Derek and I are going to spend a few days in Paris next week–just in time for his 30th birthday! In anticipation of the trip, I recently bought the cookbook France: The Vegetarian Table, by Georgeann Brennan. The Vegetarian Table is a series of cookbooks written by different authors, one per country. In addition to the France cookbook, there is a cookbook for American, Japan, Indian, Italy, Mexico, Thailand, and North Africa. (When I lived in the co-op in college we had the Japan cookbook and I made excellent pickled ginger using their recipe._ One thing that I really like about the French cookbook is that it offers recipes using produce appropriate to every season. Mediterranean cookbooks so often rely almost entirely on vegetables that are local here only in the summer–peppers, tomatoes, eggplant, etc. But Brennan includes recipes that uses Spring vegetables, and ones that use vegetables that are available in the winter. Here in Saarbruecken we’re just starting to see the first of the Spring vegetables, but I’ve been stuffed up lately, and so I was craving hot soup rather than fresh Spring vegetables. I decided to try one of the winter recipes instead.
This recipe is from the cookbook France: The Vegetarian Table, by Georgeanne Brennan. She also suggests using leeks, celery hearts, belgian endive, asparagus, or beets instead of fennel, and garnishing with an herb like tarragon, chervil, chives, or parsley.
4 medium-sized fennel bulbs
3/4 cup mustard vinaigrette or shallot vinaigreete
1 ounce asiago or other hard, aged cheese, shaved into paper thin slices with a knife or vegetable peeler
1 tsp. minced fresh chervil
Trim the fennel bulbs, discarding any tough or discolored outer leaves and cutting away and stalks and feathery tops. Cut the bulbs, from the top through the stem end, into 1/4-inch-thick slices. Arrance the slices on a steamer rack over boiling water, cover, and steam untnil tender when pierced with the tines of a fork, about 10 minutes. Remove the fennel slices to a bowl.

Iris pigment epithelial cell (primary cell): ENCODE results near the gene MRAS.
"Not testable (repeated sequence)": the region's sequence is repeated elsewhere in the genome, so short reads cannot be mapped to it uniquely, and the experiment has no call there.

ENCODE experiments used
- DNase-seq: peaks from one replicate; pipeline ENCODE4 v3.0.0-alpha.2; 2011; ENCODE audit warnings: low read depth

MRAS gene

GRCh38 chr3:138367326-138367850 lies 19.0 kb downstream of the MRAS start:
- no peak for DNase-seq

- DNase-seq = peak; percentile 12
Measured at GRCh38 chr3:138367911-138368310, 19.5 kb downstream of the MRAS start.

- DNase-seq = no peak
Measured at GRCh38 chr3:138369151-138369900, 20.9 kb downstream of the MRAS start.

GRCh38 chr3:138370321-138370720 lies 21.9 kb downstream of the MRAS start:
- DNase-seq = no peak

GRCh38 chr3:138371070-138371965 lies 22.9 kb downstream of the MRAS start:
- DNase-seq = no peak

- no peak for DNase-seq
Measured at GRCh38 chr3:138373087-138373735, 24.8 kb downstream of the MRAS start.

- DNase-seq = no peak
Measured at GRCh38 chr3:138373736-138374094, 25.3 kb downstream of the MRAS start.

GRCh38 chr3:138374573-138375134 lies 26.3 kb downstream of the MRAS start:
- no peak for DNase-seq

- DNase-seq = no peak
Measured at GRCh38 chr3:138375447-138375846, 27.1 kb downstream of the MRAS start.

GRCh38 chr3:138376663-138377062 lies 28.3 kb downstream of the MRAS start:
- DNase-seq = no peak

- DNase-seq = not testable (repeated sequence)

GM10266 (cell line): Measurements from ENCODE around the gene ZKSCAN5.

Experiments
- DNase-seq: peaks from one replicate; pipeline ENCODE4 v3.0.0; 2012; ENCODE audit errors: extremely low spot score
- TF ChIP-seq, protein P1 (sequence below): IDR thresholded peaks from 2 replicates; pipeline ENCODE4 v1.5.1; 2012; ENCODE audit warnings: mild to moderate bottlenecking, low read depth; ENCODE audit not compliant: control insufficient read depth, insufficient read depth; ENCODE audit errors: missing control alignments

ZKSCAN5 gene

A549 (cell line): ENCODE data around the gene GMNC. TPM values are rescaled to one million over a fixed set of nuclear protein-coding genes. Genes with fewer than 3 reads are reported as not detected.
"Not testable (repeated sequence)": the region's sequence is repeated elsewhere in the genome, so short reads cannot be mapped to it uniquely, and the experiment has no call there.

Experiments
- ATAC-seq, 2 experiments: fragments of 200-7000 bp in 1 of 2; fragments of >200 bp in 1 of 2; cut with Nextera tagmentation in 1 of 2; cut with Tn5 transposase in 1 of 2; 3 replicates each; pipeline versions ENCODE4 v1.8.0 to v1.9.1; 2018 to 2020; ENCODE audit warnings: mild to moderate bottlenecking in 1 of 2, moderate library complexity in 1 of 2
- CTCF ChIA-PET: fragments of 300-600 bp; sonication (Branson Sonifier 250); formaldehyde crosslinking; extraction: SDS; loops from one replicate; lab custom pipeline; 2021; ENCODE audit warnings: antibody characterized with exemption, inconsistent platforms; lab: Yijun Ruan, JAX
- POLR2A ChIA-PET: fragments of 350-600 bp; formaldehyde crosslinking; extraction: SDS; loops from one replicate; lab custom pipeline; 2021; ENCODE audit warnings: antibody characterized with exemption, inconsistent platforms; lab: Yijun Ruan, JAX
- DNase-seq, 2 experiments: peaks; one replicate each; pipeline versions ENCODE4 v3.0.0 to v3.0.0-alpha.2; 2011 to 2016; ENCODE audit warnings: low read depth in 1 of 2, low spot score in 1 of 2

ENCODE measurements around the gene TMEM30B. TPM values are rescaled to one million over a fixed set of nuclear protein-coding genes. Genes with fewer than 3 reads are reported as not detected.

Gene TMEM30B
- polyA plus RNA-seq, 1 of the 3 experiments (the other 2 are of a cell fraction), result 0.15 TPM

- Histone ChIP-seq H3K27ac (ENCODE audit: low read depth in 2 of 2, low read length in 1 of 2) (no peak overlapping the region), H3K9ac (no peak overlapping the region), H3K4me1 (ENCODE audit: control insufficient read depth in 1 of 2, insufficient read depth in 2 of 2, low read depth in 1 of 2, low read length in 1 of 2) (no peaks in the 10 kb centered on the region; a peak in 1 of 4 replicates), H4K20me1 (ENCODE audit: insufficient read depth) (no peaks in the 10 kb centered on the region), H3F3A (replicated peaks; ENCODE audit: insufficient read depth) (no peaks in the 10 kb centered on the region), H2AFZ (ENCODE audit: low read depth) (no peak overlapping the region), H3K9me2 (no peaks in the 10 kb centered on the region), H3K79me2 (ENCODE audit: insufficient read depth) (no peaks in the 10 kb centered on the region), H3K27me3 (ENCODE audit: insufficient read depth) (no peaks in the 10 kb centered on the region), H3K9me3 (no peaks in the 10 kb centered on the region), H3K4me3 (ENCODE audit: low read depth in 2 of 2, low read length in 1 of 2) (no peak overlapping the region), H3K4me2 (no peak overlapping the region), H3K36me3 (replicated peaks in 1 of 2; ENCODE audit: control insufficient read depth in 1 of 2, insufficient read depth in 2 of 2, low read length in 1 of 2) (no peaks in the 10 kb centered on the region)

Mustard Vinaigrette (makes 1 cup):
3/4 cup cold-pressed olive oil
1/2 tsp. salt
1/2 tsp. freshly cracked black pepper
1/4 cup red wine vinegar
1 Tbs. Dijon mustard
Pour 3/4 cup of the dressing over the warm fennel, gently turning all the slices to make sure they are all evenly coated. Cover and let stand for 15 to 30 minutes before serving.
Top with the cheese and serve warm or at room temperature.
My notes: well, I made a very pared down version of this recipe. I didn’t use the cheese or fresh herbs. I did, however, throw in some carrots with my fennel. Wow. I always forget how tasty steamed vegetables are. I could have just eaten them plain. But I made the vinaigrette. It tasted like oil to me. I doubled the vinegar and mustard and it was better, but still very oily. Could there be something wrong with my vinegar that I needed so much more, or is it just a preferences thing? I enjoyed the vegetables with the vinaigrette, but I didn’t need the full amount called for. If I make it again I will add even more mustard and vinegar to the vinaigrette, and using only about 1/2 to 3/4 as much dressing as called for. But I definitely like the idea of steamed fennel with vinaigrette. The fennel had such a decadent mouthfeel to it, and a mild but very distinctive flavor.
This is a nice recipe for late spring, when some of the early vegetables like fennel, beets, and asparagus are just starting to be available.
I’ve started trying recipes with celery root (also called celeriac) recently, but this is the first time I’ve eaten it raw. This recipe is from the cookbook France: the Vegetarian Table, by Georgeanne Brennan.
1/2 cup fresh lemon juice
1 tsp. ground cumin
1/8 tsp. ground turmeric
1/8 tsp. salt
1/4 tsp. freshly ground black pepper
2 Tbs. minced fresh parsley
1 large celery root (about 1 pound), peeled
In a medium-sized bowl, mix together the lemon juice, cumin, turmeric, salt, pepper, and parsley. Set aside.
Finely julienne the celery root. The slices should be no more than 1/16 of an inch thick, if possible.
Add the celery root to the lemon juice mixture and toss to coat well. Serve at once.
Although this dressing has no oil and little salt, I thought it was pretty tasty. There was perhaps a bit too much lemon juice, though. This makes 6 small side servings, of a 1/2 cup each.
Serving Size: 1/2 cup, 1/6 of recipe